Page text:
I was visiting my local board games and RPG shop. I went upstairs to check out the RPG gear and noticed there was some new Magic The Gathering gear. When I was younger and nerdier, I was all into Magic The Gathering. It was a new thing then, so I could kinda keep up with it. Then I grew out of it (and the hobby grew beyond my meagre spending cash). Now I’m older, wiser and richer so I thought, “Heck yes, I should buy some starter decks and give it a go and see how the game has changed.” But then I looked at what was on display. “Focus decks” with particular themes or something. Two new product lines and no real distinguishing information on either. I read the back and it was all about quests and things that made no sense to me as a tabula rasa for Magic. I asked the dude behind the counter, told him when I last got into Magic and wanted to know what these things were, using the words I knew like “Starter deck”. What I got back was a bunch of terms that again made no sense to me. Magic has moved on and I’ve been left behind. So I left with less of an idea than I came in with, and the same amount of money.
It’s interesting when games have a history. Over time slang and nomenclature accumulate, strategies emerge as dominant and mild curiosities become the Only Way To Play. Game developers keeping a game alive for so long tend to do so by adding more content and more things for people to learn. And by “people” they mean the core crowd. For a newbie this can be an exponential amount of things to learn to at least be conversant with the game.
I’m a massive fan of Team Fortress 2 and have been playing since the Orange Box days. I feel sorry for the newbie entering the game at the moment – just the sheer number of weapons is terrifying. So many different things to consider and weigh up, all while you’re trying to have fun and not die. The TF2 devs have tried to at least meet newbies halfway – there’s a tutorial, online coaching, and games versus bots to get you into TF2. It’s still daunting, though.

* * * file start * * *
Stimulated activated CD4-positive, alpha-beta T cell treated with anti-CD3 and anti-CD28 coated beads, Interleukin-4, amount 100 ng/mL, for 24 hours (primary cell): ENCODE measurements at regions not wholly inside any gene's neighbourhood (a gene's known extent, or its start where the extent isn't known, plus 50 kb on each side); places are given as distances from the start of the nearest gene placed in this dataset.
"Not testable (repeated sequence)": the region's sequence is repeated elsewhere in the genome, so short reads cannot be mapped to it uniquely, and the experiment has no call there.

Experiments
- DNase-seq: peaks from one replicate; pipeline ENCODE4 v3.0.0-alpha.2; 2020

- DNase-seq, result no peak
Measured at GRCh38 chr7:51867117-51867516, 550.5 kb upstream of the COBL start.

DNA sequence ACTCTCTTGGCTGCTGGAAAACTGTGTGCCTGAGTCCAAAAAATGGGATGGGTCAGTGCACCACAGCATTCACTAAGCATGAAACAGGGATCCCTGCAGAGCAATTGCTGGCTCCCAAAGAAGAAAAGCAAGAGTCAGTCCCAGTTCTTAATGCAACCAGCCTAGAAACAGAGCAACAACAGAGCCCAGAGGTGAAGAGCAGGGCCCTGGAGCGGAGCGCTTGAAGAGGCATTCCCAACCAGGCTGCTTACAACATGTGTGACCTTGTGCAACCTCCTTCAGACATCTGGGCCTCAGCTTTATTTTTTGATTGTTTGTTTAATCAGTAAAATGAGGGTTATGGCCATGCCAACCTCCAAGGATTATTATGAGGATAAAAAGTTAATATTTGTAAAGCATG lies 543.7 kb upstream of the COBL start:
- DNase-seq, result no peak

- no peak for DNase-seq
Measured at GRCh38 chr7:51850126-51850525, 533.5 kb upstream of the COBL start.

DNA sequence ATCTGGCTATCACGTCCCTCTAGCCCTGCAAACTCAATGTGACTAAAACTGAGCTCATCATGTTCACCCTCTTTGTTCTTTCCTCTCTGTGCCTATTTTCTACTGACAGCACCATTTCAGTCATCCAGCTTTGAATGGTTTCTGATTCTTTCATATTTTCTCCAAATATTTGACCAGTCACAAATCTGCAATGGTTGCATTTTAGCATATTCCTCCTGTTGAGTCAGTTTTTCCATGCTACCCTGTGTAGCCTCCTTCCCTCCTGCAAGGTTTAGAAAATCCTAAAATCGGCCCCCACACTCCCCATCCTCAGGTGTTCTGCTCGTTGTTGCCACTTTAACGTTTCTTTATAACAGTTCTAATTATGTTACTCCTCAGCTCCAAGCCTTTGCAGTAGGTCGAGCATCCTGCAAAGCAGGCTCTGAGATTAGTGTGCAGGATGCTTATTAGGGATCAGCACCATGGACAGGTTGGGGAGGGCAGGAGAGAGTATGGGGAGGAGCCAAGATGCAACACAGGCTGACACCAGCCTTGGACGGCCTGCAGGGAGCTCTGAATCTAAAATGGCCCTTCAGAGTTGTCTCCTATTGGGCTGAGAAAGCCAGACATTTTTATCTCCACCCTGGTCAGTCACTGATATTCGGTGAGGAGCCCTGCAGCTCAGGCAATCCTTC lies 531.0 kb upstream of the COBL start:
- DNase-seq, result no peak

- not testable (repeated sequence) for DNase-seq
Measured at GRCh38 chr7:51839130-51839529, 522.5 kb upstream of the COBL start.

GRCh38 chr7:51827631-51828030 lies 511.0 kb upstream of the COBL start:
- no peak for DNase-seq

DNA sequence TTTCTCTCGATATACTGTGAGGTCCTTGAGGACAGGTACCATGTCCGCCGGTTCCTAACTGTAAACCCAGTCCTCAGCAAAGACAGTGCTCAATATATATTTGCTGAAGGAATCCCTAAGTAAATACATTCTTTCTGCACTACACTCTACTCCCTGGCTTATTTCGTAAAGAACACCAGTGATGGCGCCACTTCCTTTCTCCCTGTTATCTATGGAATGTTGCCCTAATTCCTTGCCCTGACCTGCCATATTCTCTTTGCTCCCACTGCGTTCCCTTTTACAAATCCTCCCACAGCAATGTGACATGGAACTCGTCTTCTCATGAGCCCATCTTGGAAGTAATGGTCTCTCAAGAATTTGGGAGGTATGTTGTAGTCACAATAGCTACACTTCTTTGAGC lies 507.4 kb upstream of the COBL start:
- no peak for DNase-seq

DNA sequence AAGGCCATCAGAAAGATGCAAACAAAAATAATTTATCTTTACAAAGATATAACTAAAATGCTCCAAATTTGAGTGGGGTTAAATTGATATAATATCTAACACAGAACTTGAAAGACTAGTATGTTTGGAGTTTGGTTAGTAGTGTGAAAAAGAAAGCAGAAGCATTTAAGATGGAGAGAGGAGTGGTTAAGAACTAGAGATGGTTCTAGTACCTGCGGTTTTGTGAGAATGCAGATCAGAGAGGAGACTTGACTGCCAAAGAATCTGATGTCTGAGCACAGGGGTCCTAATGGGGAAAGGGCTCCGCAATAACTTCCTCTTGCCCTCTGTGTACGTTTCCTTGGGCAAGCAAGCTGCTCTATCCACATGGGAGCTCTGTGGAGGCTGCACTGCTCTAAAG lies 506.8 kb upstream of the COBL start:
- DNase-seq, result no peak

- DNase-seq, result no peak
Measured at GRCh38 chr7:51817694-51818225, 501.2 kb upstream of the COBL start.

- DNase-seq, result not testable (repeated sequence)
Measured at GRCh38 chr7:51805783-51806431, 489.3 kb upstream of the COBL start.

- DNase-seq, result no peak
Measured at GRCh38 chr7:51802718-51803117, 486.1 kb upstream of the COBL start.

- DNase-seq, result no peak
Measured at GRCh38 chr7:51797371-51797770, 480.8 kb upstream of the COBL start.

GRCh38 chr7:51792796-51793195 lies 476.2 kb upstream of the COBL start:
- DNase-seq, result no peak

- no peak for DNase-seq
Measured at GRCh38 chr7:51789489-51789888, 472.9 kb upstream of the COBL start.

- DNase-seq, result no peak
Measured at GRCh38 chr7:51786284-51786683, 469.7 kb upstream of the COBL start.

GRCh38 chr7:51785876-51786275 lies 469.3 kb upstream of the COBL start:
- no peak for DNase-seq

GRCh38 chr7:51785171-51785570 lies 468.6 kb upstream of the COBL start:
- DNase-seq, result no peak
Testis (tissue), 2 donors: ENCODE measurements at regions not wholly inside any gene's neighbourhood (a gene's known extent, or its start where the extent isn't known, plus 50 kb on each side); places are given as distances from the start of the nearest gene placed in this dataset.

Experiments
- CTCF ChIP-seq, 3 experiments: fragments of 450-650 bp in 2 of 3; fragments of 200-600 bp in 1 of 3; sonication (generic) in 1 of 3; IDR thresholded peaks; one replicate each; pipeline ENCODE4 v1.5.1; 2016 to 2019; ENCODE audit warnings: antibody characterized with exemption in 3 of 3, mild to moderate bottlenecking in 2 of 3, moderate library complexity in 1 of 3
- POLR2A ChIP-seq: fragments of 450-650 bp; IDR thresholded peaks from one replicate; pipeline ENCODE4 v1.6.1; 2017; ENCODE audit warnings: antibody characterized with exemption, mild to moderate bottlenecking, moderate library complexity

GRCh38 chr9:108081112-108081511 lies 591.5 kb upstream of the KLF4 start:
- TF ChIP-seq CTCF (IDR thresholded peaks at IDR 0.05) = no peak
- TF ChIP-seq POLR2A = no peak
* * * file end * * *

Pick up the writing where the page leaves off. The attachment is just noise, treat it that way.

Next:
Some games take a different approach and go deep rather than broad. While the mechanics may be more or less the same, there may be more subtle strategies or uses of items at an expert level. The newbie doesn’t know about them, so isn’t worried about them (whereas in TF2 you will be very concerned about a Soldier with a weird laser gun). Kingdom of Loathing tries this. You can replay the game multiple times with many different classes, handicaps and content available to you. As a newbie you have much the same options available to you, but you’re never affected by someone with much, much more experience than you (other than via jealousy ).
Other games totally transform when you get to new levels of experience with it. The Starcraft series starts out with you trying to learn maps, units and strategies. After a while you float up and exist in a world where you need to optimise your “macro” and “micro” handling and there’s this new physical level to it. To a newbie this seems like obsessive bullshit, but to the experts it’s how you have to play the game. A similar thing exists in the competitive speedrunners. Heck, look at Go!
Many words have been spilt to encourage game devs to encourage newbies to their games. Does anyone care about their long-term strategies except by accident? Is catering to the eSports crowd the same as catering to the long-timers?
Have you had an experience with being a newbie in an old game, or vice versa? I’d love to hear it.